I came across this photo the other day while looking through an old file marked “diabetes stuff”. It is a picture of Logan’s first day of school, only about a month after his T1D diagnosis. He was a little under three and a half years old. It made me realize how far we have come as a family and it also made me think “Was he really that little when he was diagnosed?”
It’s not the beginning of a school year, but it’s always a good time to revisit resources that provide helpful information to make the transition to school easier when it comes. It’s also a good time to think about how things are going in the current year and if there is anything that needs to be addressed.
We have had different experiences every start of a school year, not one has been the same so we continue to learn and adjust as we go along. All schools are different, and all children are different so there isn’t one best way to approach it, though I would say that diplomacy can be a good skill to have.
D-Mom’s are different too, and sometimes it’s hard not to let our emotions get the best of us when we are feeling frustrated in the middle of a 504 meeting or when we are butting heads with a faculty or staff member. (A side note- I was in the middle of getting my Special Ed teaching license prior to moving to Colorado. I have been on both sides of the fence and every situation is unique, in which I believe they should be treated that way. I write this entry from the perspective of me, the parent, the mom…the Mama Bear ;)).
This reminds me of a time when we were feeling challenged by a school situation. It was a combination of things and we were trying to sift through them to figure out which one should be addressed first, though the lack of regard for the seriousness of T1D was at the top of our list. Let it be known that it wasn’t everyone that we encountered at school that felt this way, only a few, but sometimes it only takes a few.
On the morning of the first day of school, we took Logan’s supplies in, and sent him on his way. Later that day we had to stop by with some paperwork and we found Logan in the hallway, all by himself. We asked him where he was going and he seemed a little confused. At first I thought it was because of his new schedule, but then I realized that it was his blood sugar. We took him into the health room and he was 42! Talk about emotional, I was irate. I looked at my husband and said through a clenched smile, “You’ll have to be the one to talk to someone about this because I am so mad that it will be completely unproductive“.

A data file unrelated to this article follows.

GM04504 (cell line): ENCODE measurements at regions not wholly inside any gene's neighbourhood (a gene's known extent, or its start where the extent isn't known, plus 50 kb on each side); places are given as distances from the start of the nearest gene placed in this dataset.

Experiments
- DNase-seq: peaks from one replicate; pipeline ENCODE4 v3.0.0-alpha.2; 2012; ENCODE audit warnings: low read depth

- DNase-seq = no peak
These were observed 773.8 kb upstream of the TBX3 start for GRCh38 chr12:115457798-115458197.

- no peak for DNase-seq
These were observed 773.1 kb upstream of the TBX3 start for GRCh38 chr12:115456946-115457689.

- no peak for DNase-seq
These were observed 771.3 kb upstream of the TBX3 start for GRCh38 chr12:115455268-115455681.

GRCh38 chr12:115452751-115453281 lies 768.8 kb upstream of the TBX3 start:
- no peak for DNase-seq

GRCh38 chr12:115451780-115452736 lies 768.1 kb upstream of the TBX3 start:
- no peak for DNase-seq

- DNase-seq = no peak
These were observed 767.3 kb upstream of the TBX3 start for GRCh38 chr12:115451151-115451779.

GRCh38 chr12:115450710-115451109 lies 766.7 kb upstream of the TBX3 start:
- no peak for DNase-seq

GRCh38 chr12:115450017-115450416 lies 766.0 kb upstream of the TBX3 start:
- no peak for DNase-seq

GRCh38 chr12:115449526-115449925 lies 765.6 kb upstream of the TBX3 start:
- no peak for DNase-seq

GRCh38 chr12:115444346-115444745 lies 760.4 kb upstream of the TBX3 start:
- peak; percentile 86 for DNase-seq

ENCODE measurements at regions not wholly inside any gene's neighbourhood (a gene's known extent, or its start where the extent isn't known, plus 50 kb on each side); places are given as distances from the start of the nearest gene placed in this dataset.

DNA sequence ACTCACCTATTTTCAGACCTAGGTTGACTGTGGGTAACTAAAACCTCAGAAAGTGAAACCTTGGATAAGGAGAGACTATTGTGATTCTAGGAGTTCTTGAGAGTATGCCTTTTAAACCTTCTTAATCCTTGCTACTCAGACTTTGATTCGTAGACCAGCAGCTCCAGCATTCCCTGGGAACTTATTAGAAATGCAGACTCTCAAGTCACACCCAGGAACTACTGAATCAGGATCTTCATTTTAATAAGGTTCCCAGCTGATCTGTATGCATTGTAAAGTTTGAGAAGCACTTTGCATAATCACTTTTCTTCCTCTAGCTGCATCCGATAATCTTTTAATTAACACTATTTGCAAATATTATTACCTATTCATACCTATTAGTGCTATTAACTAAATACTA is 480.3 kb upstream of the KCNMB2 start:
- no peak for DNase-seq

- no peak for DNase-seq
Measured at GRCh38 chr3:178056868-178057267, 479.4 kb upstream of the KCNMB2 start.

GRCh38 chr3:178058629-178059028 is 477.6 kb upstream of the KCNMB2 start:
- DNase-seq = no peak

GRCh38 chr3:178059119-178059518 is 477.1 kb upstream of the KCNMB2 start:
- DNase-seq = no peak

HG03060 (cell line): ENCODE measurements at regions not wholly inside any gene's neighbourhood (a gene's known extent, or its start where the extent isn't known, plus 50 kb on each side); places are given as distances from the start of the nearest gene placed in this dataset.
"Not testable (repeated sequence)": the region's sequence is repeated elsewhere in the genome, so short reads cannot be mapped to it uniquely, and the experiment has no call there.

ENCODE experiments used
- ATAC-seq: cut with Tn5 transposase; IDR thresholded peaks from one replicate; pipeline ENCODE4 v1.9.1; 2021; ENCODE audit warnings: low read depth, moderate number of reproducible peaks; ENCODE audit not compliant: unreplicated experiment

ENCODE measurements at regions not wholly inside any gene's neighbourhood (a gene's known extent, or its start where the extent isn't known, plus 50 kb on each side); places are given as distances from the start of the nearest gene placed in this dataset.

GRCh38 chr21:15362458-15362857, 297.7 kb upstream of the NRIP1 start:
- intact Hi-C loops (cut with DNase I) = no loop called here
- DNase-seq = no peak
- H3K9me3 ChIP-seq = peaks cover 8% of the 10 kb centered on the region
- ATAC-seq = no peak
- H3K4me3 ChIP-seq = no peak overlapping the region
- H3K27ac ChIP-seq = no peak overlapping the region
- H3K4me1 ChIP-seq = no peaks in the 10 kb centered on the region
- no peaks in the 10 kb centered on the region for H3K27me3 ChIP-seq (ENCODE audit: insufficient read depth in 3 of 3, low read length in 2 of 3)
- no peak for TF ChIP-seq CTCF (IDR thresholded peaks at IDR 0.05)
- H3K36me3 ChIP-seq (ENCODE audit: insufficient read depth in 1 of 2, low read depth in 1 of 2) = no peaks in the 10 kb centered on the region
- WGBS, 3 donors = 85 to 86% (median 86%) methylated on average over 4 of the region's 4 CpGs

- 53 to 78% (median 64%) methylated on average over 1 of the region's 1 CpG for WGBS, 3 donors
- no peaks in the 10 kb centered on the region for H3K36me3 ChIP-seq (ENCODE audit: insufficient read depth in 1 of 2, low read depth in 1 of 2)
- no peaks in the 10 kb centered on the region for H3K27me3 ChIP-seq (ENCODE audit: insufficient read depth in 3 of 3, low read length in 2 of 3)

After getting Logan’s blood sugar back in range and getting him back to class, my husband talked with the staff. There had been some confusion as to when and who was going to check Logan’s blood sugar. I truly believe that it was never intentional, but it did not stop me from being angry. I don’t like to be angry, it doesn’t feel good and nothing is ever resolved. So instead of being angry I became even more diligent in making sure that everyone knew exactly when and where Logan would have his blood sugar checked, mind you that is why we have the 504 meeting, to make sure everyone knows what is going on and who is responsible for his care. It is a legal document.
We have experienced all types of scenarios in a school environment, what we have learned over and over is not to let your emotions get in the way and to make sure the roads of communication are open and working. It takes everyone’s involvement and active participation to make sure all goes as planned, and if doesn’t go as planned, then to know what to do in that scenario as well.
Both the JDRF and the ADA websites have some wonderful resources and tips on working with your child’s school. Every situation will be different, you will be able to take the information and apply it to your own personal situation.
We have experienced situations in school where the staff is very open about us advocating and have allowed Logan talk to his classmates about T1D and then we’ve had situations where the school preferred that we didn’t share the information. However it may work out for you and your family, always trust that the right people will be there to help you along the way, and most of the time, they are the ones that you would least suspect.